Party Holly

Chocolada, 1923 Hollywood Blvd.

Club M, 2037 Hollywood Blvd.

Club XIT, 219 N. 21st Ave.

Coyote Bar and Grille, 1926a Hollywood Blvd.

Duck-Inn, 1846 Harrison St.

Nikki Marina, 3555 S. Ocean Dr.

Octopus Garden, 1942 Hollywood Blvd.

O'Hara's, 1903 Hollywood Blvd.

Sonar, 2006 Hollywood Blvd.

Sneakers, 112 S. 20th Ave.

Zombie, 1934 Hollywood Blvd.

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The soulful Latin performer strumming his guitar in front of Hollywood's Chocolada restaurant on Sunday night has the sidewalk tables packed. Above, a gentle breeze flutters the branches that canopy the tree-lined strip. Across the way, a couple embraces in a doorway next to a window display of hocked electric guitars at Ready-Cash Pawn. The man's yellow dog pants softly.

Nearby, at O'Hara's, a jazz band plays behind a full-voiced diva singing Oleta Adams' "Get Here" to a group of slow-dancing couples in front of the stage, while on the corner of Young Circle, a dark-haired man puffs a hookah at a table outside the falafel and gyro restaurant.

The past six months or so have ushered in at least five new bars and clubs in Hollywood: Sonar, Zombie, Club XIT, Nikki Marina, and a bare-bones joint called Duck-Inn. Sneakers, which has been around for quite a while, is tarting its décor up a bit to keep pace. Hell, we've even got bar-top dancers at Coyote Bar and Grille strutting in the same old belly-baring tanks. These chicks are honest about their seminudity, though; they've got dollar bills pouring from their belt loops.

Sorry if I neglected any other new places, but this I-95-ramp-side city -- which has never been the hub of South Florida nightlife -- is blowing up. The storefronts on this strip have such a variety of strong flavors that only people with the most diverse tastes could meander from one venue to the next. It's a mind-fucking task to divide my attention between the muscular, tattooed, domestic-beer-drinking man pouring out of the Octopus Garden (1942 Hollywood Blvd.) and the disconcerting fact that there are velvet ropes on Hollywood Boulevard.

My expectations were low when I arrived at the ropes outside Sonar on Friday night at midnight. But when I put some questions to In Bal, the tall woman with blond, curly hair at the door who turned out to be the owner, she did something I was not prepared for: She thought for a moment, then gave straightforward, discerning answers. Bal, who moved to Florida from New York last year and opened the club three months ago with her brother and sister, began, "On Saturday and Sunday, you'll hear New York underground music in here that you would never hear in South Beach. Space and Crobar do not compare."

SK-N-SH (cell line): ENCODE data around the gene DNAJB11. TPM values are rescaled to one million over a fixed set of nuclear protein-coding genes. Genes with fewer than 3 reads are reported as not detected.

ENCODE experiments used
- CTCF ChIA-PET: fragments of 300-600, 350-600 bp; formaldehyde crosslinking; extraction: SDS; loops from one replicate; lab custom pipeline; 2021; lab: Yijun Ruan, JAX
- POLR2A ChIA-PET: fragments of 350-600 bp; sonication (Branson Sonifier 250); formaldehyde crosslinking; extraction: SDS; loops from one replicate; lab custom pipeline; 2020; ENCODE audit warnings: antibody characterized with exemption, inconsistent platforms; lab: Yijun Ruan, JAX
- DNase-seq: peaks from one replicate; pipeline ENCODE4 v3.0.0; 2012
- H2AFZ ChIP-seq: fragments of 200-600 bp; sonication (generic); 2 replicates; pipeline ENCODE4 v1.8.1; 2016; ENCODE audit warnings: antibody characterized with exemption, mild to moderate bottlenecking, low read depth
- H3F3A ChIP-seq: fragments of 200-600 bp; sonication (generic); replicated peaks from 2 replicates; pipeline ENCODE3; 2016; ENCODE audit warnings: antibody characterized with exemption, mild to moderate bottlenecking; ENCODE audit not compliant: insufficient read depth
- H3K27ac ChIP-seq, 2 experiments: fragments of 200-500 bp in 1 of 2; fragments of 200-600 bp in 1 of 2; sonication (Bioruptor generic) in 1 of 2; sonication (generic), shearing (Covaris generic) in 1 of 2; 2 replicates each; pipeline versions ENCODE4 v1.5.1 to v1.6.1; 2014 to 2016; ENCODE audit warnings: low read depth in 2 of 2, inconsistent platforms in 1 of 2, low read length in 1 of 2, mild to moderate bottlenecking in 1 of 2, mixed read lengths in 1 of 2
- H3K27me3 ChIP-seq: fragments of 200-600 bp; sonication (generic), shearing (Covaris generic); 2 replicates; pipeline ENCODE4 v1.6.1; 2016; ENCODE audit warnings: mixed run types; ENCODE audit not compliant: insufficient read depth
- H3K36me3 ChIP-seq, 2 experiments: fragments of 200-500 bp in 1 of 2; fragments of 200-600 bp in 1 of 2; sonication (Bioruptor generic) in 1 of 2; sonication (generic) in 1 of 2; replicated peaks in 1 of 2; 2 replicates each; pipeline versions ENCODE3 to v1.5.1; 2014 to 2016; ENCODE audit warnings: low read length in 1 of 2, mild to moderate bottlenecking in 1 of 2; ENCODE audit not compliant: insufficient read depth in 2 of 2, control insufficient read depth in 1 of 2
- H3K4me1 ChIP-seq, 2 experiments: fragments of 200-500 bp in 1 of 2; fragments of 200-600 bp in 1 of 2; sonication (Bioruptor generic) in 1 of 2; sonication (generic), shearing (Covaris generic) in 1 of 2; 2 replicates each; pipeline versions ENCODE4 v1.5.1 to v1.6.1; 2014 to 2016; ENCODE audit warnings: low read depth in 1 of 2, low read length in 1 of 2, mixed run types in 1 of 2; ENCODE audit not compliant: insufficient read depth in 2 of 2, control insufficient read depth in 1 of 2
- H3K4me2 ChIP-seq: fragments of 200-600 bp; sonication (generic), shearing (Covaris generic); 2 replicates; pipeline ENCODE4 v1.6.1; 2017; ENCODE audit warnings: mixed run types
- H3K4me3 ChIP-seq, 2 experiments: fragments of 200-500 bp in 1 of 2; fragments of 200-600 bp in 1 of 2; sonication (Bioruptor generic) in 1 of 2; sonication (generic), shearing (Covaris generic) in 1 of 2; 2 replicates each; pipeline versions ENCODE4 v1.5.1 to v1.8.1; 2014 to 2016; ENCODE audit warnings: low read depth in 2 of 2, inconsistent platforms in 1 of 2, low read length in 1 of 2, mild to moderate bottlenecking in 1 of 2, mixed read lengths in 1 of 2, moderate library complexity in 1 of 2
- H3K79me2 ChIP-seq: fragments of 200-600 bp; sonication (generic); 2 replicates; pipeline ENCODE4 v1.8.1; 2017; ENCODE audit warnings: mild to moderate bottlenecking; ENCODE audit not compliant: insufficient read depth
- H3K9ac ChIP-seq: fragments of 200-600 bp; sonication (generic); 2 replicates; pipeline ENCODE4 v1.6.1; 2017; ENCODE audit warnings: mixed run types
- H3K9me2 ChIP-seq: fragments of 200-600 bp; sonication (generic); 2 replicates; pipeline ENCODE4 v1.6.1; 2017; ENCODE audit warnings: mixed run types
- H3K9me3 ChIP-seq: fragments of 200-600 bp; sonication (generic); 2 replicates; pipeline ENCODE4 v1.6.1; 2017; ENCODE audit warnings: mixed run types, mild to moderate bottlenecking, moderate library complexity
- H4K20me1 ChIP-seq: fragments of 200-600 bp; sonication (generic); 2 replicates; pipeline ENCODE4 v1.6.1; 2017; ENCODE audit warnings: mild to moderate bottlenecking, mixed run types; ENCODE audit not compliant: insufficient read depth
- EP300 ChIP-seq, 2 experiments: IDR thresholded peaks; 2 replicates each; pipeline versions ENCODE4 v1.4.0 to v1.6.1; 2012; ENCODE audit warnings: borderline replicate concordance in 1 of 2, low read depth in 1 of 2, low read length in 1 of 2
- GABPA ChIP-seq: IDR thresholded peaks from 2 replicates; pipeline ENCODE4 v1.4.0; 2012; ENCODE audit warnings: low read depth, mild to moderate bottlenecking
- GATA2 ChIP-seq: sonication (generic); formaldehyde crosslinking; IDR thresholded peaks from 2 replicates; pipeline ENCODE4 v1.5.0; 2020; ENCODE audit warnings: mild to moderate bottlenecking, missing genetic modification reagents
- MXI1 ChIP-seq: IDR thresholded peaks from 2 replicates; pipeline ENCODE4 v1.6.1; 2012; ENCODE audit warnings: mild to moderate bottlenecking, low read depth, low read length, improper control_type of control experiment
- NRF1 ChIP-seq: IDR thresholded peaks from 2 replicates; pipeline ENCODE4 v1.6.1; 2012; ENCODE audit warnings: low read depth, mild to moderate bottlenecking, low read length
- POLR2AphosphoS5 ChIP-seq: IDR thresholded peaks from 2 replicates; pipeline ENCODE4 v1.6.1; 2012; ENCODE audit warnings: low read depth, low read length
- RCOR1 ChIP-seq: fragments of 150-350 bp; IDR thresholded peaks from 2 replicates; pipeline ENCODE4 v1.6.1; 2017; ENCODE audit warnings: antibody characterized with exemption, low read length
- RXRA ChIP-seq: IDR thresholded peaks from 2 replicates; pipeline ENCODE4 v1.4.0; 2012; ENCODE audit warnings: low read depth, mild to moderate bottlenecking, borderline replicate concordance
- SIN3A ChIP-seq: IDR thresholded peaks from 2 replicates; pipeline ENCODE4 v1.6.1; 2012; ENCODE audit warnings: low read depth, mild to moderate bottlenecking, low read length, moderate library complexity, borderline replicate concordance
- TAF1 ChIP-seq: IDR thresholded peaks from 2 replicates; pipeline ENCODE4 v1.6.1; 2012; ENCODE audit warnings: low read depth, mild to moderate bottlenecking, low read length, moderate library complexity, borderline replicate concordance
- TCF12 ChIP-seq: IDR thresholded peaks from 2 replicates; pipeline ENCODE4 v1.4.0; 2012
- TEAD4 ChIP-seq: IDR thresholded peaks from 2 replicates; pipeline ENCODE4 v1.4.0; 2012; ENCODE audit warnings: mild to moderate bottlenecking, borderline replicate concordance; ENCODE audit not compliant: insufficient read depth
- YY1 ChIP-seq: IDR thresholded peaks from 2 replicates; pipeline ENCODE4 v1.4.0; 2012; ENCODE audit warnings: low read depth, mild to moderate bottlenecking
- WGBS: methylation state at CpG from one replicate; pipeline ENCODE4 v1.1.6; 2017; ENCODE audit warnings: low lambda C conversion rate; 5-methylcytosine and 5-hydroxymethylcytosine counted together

So why Hollywood, then?

"I did my research," she replies. "The amount of money I spend here is a lot less than I would spend in South Beach or Palm Beach. And this area is about to go crazy. Next year, there is going to be a huge turnaround. Hollywood has amazing plans for local business. My club does not really get tourists. It's not seasonal."

She invites me in to have a look around. Walking into the dark club, it seemed like the walls were closing in around me. Sonar is like a large cell, lighted only by the red glow that comes through the plastic bar top, which we visited for some refreshment. A red spiral staircase leads up toward the DJ booth and another room -- VIP, I presume -- but I didn't visit. Chicks with mod haircuts and tattered jeans were working behind the bar, serving drinks to a crowd of 60 hipsters and goths who were wearing 90 percent black -- many of them in the dark-eyed fetish style that is a throwback to the days when Squeeze and the Edge ruled Fort Lauderdale. On the dance platform in the back of the club, a woman in thick-heeled boots and a stiff black tutu was entranced by Morrissey's moans echoing off the walls.

I slip into the bathroom to find a girl with long red hair kneeling in front of the sink. "Usually, we hang out at fetish parties and Kitchen Club in Miami," she says. "But now we come here on Friday nights." I look down and notice that her breasts are hanging out of her shirt.

"What are you doing?" I ask her.

"I'm duct-taping my nipples."